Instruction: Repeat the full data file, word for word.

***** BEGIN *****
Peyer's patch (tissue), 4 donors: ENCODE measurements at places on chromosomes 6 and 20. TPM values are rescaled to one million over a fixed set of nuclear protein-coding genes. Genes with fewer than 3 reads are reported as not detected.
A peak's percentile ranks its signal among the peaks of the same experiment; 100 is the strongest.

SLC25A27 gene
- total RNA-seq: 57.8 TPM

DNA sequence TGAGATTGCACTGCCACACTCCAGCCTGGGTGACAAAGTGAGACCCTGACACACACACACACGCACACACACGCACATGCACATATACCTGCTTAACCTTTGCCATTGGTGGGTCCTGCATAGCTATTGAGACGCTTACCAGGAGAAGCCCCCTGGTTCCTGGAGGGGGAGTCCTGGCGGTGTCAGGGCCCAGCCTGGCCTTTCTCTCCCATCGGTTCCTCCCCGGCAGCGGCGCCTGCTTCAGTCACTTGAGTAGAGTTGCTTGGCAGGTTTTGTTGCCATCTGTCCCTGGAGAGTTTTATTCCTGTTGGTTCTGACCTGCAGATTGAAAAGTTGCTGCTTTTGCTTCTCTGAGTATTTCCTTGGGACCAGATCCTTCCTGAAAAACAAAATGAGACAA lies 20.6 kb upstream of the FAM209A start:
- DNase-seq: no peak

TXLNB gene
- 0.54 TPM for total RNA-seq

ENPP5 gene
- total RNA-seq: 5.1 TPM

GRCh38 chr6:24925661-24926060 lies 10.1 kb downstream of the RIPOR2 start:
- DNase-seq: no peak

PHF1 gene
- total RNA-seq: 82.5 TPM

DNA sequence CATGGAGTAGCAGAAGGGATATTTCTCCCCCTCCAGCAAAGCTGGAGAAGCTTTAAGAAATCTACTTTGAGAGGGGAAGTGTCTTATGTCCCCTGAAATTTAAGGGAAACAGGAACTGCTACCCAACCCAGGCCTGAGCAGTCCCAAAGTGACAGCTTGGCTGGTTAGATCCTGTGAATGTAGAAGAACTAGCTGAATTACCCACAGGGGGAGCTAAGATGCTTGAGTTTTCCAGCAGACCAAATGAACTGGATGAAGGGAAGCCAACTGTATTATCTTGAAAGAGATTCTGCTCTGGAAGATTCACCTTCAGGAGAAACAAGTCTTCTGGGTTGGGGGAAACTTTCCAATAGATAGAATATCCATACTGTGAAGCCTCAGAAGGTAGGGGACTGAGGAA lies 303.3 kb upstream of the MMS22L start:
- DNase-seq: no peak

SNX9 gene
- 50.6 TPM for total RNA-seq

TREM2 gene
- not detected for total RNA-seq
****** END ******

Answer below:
Peyer's patch (tissue), 4 donors: ENCODE measurements at places on chromosomes 6 and 20. TPM values are rescaled to one million over a fixed set of nuclear protein-coding genes. Genes with fewer than 3 reads are reported as not detected.
A peak's percentile ranks its signal among the peaks of the same experiment; 100 is the strongest.

SLC25A27 gene
- total RNA-seq: 57.8 TPM

DNA sequence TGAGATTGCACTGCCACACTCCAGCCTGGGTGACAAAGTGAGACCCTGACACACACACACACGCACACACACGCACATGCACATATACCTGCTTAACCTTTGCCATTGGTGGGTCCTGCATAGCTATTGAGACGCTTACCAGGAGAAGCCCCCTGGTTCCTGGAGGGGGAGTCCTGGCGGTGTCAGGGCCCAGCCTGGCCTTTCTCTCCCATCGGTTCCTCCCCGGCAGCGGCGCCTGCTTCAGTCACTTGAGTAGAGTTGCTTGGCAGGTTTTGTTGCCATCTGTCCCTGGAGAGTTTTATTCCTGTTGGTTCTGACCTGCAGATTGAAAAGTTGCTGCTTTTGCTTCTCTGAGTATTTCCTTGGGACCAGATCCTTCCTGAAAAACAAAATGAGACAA lies 20.6 kb upstream of the FAM209A start:
- DNase-seq: no peak

TXLNB gene
- 0.54 TPM for total RNA-seq

ENPP5 gene
- total RNA-seq: 5.1 TPM

GRCh38 chr6:24925661-24926060 lies 10.1 kb downstream of the RIPOR2 start:
- DNase-seq: no peak

PHF1 gene
- total RNA-seq: 82.5 TPM

DNA sequence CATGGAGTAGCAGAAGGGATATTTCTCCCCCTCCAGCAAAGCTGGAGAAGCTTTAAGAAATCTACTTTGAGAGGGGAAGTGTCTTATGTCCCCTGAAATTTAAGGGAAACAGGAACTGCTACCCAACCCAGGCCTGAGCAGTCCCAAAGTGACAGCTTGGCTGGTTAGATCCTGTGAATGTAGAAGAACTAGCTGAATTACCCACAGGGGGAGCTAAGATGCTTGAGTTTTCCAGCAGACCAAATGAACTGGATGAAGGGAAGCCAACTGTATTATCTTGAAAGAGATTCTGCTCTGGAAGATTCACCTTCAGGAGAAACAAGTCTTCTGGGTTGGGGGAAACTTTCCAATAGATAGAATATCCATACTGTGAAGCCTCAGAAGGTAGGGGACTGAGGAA lies 303.3 kb upstream of the MMS22L start:
- DNase-seq: no peak

SNX9 gene
- 50.6 TPM for total RNA-seq

TREM2 gene
- not detected for total RNA-seq